Unrest in France, hundreds more arrested, but violence ‘less intense’ – Times of India

Nanterre: Sporadic violence and looting occurred in several cities across France on a fourth night of protests following the fatal police shooting of a teenager, but it was much less intense than before, officials said Saturday morning.
France deployed 45,000 officers with lightly armored vehicles, while crack police units and other security forces deployed across the country to quell violence over the death of 17-year-old Nahel, who died during a traffic stop in a Paris suburb on Tuesday .
Despite the security presence, looting broke out in the cities of Marseille, Lyon and Grenoble on Friday night, with often hooded rioters looting shops.
The protesters also set fire to cars and dustbins.
But during a visit to Mentes-la-Jolie, west of Paris, Interior Minister Gerald Darmanin said on Saturday morning that the night’s violence was of “very low intensity”, with 471 arrests nationwide and tensions particularly high in Marseille and Lyon. .
Darmanin had announced an “extraordinary” mobilization of police and gendarmes to avoid a fourth consecutive night of riots over the death of Nahel, who will be buried on Saturday in Nanterre, the Paris suburb where he lived and was killed.
Dozens of police vans were stationed not far from the entrance to Nanterre’s Vieux Pont district, the epicenter of the unrest.
The French national football team joined the call for an end to the violence.
“Times of violence must give way to mourning, dialogue and reconstruction,” said a statement posted on social media by team captain and Paris Saint-Germain superstar Kylian Mbappe.
Les Blas said they were “shocked by the brutal death of young Nahel” but asked that violence give way to “other peaceful and creative ways of expressing oneself”.
The southern port city of Marseille was again the scene of clashes and looting from the center and north in long-neglected working-class neighborhoods where President Emmanuel Macron visited earlier in the week.
Around 2:00 am, Marseille police said they had arrested 88 masked and “very mobile” youths overnight, accused of committing or attempting to commit looting.
A massive fire broke out at a supermarket “connected to the riots”, according to a police source.
“In Marseille, the scenes of looting and rioting are unacceptable,” tweeted the city’s mayor, Benoît Payen. He called on the state to send additional law enforcement.
Darmanin announced on Twitter shortly afterwards that “important reinforcements are arriving at the moment”.
Looting and clashes between hooded protesters and police also occurred in parts of Grenoble, Saint-Etienne and Lyon, while in Angers and Tours, in the west of the country, there were only a few groups confronting police.
The Paris area was also engulfed in flames, with Columbus in the northwestern suburbs engulfed in a strong smell of burning as firefighters extinguished a charred car, according to an AFP journalist at the scene.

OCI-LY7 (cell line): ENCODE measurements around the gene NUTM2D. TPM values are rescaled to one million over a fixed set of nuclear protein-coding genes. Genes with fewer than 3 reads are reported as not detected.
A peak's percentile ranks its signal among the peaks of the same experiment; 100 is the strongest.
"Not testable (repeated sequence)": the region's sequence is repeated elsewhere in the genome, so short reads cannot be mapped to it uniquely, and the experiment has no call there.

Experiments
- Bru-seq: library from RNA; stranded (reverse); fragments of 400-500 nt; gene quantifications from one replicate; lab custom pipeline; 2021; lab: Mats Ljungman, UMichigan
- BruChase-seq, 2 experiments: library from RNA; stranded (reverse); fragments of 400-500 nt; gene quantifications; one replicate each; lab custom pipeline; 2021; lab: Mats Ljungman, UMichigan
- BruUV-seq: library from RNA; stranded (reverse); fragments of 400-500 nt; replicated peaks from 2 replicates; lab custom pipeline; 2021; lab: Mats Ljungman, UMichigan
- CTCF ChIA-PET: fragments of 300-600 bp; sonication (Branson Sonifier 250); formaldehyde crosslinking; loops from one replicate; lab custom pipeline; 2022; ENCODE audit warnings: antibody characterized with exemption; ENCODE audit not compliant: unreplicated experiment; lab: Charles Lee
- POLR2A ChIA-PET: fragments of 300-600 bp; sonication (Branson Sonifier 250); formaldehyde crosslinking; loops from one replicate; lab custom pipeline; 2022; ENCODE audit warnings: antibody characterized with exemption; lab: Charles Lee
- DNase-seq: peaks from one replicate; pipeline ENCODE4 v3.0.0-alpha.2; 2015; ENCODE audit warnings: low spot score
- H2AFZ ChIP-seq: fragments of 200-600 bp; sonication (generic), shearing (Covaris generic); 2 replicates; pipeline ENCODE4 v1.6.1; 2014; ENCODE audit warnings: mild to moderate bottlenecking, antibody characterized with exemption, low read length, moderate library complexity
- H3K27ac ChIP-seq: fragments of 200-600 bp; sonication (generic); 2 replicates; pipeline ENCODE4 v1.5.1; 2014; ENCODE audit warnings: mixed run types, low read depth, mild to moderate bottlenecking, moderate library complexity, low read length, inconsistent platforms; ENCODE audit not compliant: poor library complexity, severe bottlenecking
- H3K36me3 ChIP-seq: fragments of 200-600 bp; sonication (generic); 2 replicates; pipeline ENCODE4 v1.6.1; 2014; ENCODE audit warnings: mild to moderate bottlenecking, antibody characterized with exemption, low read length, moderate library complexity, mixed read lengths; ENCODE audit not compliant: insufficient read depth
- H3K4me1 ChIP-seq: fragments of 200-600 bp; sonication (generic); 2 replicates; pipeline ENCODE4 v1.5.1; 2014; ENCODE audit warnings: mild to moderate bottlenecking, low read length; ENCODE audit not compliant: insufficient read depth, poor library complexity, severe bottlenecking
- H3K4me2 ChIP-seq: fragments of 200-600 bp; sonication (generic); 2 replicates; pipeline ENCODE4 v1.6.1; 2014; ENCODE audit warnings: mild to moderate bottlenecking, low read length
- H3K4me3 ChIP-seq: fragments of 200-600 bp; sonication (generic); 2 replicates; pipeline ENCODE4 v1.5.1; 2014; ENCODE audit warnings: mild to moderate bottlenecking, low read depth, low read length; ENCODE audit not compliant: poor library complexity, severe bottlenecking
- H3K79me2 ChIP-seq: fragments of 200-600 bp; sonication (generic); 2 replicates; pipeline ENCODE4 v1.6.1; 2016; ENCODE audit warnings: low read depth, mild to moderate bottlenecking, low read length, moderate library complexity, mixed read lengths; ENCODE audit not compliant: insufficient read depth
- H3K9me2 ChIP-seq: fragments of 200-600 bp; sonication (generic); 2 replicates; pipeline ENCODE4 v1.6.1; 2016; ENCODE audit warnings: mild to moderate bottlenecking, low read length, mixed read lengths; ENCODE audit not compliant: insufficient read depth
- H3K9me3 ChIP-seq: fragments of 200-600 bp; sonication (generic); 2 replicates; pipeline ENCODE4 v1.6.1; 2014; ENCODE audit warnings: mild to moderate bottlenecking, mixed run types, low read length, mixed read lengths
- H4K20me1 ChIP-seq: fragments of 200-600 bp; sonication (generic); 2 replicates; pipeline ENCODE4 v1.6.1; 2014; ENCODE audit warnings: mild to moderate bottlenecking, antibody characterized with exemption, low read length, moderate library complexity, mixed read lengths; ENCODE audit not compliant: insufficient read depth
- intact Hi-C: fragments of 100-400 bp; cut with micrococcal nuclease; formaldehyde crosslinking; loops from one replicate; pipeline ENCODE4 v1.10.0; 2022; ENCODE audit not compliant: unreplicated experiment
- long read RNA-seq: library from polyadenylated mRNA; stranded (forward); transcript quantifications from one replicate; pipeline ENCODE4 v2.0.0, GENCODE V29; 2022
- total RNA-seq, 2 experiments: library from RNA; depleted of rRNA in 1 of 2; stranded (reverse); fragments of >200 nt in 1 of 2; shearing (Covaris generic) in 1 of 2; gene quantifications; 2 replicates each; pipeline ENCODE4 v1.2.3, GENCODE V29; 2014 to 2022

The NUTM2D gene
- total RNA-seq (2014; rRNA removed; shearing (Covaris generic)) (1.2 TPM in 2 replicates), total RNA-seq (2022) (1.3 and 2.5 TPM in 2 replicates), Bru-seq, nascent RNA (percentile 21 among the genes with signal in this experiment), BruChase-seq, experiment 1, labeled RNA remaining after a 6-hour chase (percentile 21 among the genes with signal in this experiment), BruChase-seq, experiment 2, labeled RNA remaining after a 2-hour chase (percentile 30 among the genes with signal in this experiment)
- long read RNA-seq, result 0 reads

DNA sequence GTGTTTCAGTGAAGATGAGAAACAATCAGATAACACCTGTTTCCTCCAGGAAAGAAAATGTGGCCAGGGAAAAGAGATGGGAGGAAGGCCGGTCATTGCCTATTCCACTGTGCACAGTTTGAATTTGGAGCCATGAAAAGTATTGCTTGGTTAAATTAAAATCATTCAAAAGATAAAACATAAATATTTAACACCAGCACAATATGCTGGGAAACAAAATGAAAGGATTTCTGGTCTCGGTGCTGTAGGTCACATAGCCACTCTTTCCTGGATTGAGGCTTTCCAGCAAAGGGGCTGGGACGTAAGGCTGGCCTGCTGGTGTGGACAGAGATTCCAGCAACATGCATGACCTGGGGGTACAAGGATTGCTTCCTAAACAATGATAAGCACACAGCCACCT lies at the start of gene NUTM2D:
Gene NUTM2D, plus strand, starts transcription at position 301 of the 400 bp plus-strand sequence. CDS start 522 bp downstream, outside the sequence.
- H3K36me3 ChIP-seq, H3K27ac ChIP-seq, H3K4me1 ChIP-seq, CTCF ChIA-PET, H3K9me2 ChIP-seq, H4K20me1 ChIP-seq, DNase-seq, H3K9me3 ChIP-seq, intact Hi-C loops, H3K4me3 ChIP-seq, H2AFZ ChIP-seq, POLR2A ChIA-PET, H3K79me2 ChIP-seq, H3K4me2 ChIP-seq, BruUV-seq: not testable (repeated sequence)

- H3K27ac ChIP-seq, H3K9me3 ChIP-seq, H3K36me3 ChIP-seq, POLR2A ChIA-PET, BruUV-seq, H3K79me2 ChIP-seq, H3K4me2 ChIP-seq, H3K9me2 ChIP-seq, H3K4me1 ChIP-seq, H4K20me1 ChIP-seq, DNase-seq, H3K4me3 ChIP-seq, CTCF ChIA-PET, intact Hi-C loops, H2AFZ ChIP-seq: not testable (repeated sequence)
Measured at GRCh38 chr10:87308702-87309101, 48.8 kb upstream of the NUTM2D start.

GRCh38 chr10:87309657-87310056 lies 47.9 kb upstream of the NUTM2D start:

Nine people were arrested in Nanterre carrying jerry cans and Molotov cocktails.
In Saint-Denis, an administrative center was affected by fire, and in Val-d’Oise, the Persson-Beaumont town hall and the municipal police station caught fire and were partially destroyed.
Buses and trams targeted in the violence of the past few nights stopped running at 9:00 pm on Friday and the sale of large firecrackers and flammable liquids is banned.
Prime Minister Elisabeth Borne also announced the cancellation of large-scale events across the country. Two concerts by popular singer Mylène Farmer planned for Friday and Saturday at the Stade de France were among the events cancelled.
Macron urged parents to take responsibility for the underage rioters, a third of whom were “young or very young”.
He also condemned the “unacceptable exploitation of a teen’s death” in some circles and vowed to work with social networks to stop “copycat violence” spread through services such as TikTok and Snapchat.
Macron has attempted to strike a balance between pressure for a harsher response and the prospect of triggering a stronger response.
The unrest has raised concerns abroad, with France hosting the Rugby World Cup in the autumn and then the Paris Olympic Games in the summer of 2024.
Britain and other European countries have updated their travel advice to warn tourists to stay away from riot-hit areas.
The French tourism industry has expressed concern over the unrest, with hotels and restaurants facing cancellations.
“Our hotelier members have suffered a wave of damage and cancellation of reservations in all areas affected by the clashes,” said chef Thierry Marx, president of the main union of hotel and catering industry employers.
The unrest sparked by Nahel’s killing has revived long-standing grievances about policing and racial profiling in France’s low-income and multi-ethnic suburbs.
In her first media interview since the shootings, the teen’s mother, Mounia, told France 5 television on Thursday: “I don’t blame the police, I blame one person: the one who took my son’s life.”
He said the 38-year-old responsible officer, who was taken into custody and charged with voluntary manslaughter, “saw an Arab face, a little child, and wanted to kill him”.
The UN rights office said on Friday that the killing of the teenager of North African descent was “a moment for the country to seriously address the deep issues of racism and racial discrimination in law enforcement”.
A foreign ministry statement dismissed the allegation as “completely baseless”.